Framework of the Core Data Standard for Archaeological Sites
4. Schematic representation of the theoretical framework
Theoretical Framework Elements
The core data standard has been devised within a theoretical
framework consisting of four elements:
The relationships between the different elements are governed
by certain rules as follows:
An archaeological item is a fundamental piece of archaeology
with which the database is concerned. Items could be artefacts
like pot sherds or stone tools; ecofacts like seeds or bones;
constructional elements like walls or post-holes; or monuments
like temples or dwellings. The scale of the archaeological
item and the attributes recorded for it will be determined
by the purpose of the database.
- Archaeological Group
An archaeological group is a collection of archaeological
items which form higher level constructs. These groupings
of items have greater interpretative or descriptive power
than the individual items. Examples would include the set
of flint flakes, tools, and the core that form a flint nodule
after refitting, or the sherds that form a ceramic vessel.
Dissimilar objects may also be grouped, such as the set of
constructional (mound, stone chamber, and ditch), artefactual
(jewellery, stone tools, and ceramics) and ecofactual (skeletal
remains, pollen, and buried soil) archaeological items.
- Physical Space
A physical space is a division of the real world within which
archaeological items are found. They can be of any size or
shape and can be defined in any manner appropriate to the
archaeology and task. For example, the physical spaces used
in an excavation record would be the contexts excavated and
in a site inventory they might be land parcels or areas of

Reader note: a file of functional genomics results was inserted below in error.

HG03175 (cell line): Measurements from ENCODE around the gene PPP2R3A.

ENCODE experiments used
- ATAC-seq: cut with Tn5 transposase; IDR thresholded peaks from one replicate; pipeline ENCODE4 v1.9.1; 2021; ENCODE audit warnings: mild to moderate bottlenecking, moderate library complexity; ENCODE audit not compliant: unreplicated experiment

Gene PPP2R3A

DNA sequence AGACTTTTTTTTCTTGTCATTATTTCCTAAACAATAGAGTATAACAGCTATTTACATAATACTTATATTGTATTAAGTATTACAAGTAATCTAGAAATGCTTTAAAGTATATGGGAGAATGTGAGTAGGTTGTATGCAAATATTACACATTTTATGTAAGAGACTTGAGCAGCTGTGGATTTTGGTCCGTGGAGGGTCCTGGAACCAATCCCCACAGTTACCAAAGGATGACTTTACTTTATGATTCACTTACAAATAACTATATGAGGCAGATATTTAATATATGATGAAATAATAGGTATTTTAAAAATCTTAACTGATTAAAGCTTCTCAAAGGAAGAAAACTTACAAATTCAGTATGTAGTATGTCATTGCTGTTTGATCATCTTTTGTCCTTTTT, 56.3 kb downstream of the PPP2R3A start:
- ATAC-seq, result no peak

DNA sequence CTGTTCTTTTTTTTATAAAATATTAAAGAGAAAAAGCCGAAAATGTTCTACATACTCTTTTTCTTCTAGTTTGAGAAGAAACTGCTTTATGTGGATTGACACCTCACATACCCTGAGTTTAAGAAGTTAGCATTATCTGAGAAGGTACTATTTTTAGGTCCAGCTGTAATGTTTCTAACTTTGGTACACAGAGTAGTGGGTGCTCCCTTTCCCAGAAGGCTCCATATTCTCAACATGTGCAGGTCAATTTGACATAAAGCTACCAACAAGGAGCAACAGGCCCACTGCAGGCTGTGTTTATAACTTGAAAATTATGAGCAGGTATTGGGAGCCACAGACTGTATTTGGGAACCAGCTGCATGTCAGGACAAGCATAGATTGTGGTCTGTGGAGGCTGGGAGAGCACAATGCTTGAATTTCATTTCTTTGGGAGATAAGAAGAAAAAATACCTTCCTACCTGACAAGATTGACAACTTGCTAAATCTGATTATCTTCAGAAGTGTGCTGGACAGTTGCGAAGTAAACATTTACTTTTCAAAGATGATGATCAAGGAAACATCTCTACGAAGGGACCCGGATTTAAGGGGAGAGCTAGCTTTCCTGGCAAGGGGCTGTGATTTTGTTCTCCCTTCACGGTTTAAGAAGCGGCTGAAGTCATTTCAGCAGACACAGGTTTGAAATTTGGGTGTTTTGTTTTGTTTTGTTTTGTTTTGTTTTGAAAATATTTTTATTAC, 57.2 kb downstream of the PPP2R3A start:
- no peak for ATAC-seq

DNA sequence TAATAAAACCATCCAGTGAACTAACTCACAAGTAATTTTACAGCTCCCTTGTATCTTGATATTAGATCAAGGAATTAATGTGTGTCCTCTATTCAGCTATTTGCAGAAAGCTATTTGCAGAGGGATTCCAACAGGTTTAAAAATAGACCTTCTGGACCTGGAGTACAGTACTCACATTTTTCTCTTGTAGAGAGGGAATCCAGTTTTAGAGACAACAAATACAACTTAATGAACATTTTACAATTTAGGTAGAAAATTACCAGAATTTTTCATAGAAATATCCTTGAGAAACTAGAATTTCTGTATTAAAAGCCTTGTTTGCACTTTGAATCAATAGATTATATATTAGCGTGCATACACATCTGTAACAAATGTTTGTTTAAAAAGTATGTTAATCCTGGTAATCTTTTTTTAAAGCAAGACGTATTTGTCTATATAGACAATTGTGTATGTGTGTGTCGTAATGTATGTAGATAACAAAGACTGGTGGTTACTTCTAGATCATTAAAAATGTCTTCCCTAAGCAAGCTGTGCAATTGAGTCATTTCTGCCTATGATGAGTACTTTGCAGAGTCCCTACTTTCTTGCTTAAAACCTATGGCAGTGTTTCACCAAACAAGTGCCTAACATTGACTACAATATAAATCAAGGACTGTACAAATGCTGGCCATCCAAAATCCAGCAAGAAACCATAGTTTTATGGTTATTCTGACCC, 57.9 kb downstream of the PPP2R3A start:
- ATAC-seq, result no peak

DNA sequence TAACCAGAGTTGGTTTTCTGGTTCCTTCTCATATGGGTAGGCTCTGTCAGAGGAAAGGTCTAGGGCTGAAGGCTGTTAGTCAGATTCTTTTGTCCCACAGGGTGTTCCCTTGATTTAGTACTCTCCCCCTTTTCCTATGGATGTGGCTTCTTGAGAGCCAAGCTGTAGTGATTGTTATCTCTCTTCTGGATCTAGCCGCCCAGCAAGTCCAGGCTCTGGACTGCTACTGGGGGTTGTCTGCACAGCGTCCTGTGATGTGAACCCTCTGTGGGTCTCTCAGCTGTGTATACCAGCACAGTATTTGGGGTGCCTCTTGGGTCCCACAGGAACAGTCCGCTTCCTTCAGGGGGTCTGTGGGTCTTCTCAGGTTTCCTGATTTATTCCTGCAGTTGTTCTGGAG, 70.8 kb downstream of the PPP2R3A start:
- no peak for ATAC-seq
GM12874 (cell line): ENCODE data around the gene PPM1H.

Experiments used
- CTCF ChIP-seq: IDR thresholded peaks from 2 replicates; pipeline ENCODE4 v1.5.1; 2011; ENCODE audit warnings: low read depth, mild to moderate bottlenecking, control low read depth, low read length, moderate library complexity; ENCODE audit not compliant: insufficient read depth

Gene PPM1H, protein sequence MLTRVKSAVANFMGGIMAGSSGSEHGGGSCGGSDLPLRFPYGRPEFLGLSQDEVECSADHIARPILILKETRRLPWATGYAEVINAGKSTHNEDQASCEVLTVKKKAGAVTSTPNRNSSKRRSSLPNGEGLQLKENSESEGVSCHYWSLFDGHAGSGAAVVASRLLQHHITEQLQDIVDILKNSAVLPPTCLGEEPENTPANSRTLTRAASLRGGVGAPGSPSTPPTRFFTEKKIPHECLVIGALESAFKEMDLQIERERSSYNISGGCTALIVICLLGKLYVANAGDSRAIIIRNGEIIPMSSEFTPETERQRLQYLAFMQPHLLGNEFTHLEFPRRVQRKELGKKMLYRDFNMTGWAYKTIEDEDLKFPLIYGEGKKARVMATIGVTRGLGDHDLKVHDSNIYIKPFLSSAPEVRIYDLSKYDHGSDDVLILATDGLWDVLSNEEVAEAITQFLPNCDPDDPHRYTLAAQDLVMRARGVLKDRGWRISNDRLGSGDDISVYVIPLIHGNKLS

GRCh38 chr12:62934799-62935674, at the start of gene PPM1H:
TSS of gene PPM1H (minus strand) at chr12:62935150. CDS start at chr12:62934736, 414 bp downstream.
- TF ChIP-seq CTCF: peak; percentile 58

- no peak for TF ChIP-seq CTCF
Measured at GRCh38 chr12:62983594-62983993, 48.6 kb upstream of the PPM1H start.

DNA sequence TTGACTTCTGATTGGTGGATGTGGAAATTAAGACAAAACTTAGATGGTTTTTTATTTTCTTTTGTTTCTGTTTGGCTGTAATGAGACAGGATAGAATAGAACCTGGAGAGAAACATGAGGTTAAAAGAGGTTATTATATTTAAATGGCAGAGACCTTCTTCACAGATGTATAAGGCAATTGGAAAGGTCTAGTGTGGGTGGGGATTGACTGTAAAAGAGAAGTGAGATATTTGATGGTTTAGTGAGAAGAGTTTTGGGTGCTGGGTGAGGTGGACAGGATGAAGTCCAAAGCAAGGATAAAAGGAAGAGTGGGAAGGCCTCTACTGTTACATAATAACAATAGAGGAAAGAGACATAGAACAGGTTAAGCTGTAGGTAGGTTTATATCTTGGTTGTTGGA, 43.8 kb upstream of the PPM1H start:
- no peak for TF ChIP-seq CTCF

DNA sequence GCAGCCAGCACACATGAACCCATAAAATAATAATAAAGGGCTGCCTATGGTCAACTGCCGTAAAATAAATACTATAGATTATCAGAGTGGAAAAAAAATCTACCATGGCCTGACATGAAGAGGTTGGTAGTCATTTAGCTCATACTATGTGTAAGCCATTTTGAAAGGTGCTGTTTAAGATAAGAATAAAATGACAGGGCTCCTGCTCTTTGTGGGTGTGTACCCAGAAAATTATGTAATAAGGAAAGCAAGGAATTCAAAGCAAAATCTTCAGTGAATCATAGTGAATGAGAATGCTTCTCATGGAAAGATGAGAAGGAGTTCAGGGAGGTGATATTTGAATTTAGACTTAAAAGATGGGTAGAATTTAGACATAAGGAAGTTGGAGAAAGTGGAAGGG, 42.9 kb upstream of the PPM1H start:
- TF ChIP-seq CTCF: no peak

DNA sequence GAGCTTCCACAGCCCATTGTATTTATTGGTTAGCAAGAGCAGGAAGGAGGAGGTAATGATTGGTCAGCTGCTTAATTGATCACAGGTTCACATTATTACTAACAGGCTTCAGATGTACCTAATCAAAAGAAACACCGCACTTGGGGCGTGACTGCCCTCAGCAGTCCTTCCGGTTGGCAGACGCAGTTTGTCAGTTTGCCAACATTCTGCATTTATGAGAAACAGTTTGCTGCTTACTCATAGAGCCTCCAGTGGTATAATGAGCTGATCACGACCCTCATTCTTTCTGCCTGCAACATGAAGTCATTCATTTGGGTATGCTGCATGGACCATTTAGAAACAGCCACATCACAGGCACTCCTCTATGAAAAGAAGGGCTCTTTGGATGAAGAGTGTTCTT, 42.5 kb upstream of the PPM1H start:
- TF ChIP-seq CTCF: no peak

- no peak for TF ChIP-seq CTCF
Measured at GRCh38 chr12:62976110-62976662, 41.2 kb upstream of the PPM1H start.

land with statutory protection. Physical spaces may not overlap.
Implementational considerations, especially when concerned
with data that are imprecise or inaccurate, may seem to require
that this rule is relaxed. It is recommended, however, that
this is done only in extreme cases.
- Physical Group
A physical group is a collection of physical spaces which
form larger spaces within which archaeological items and groups
may occur. Examples would include the areas of land that constitute
a statutorily protected monument, or the group of excavation
levels or contexts which make up a ditch and its fill. They
need not be contiguous, as for instance where parts of a linear
feature are divided by modern intrusions which totally destroy
- An archaeological item will
exist in one or more physical space.
- An archaeological item
may exist on its own or as part of an archaeological group
- Physical spaces should not overlap with other
physical spaces, although on rare occasions they may appear
to, where data are imprecise or inaccurate.
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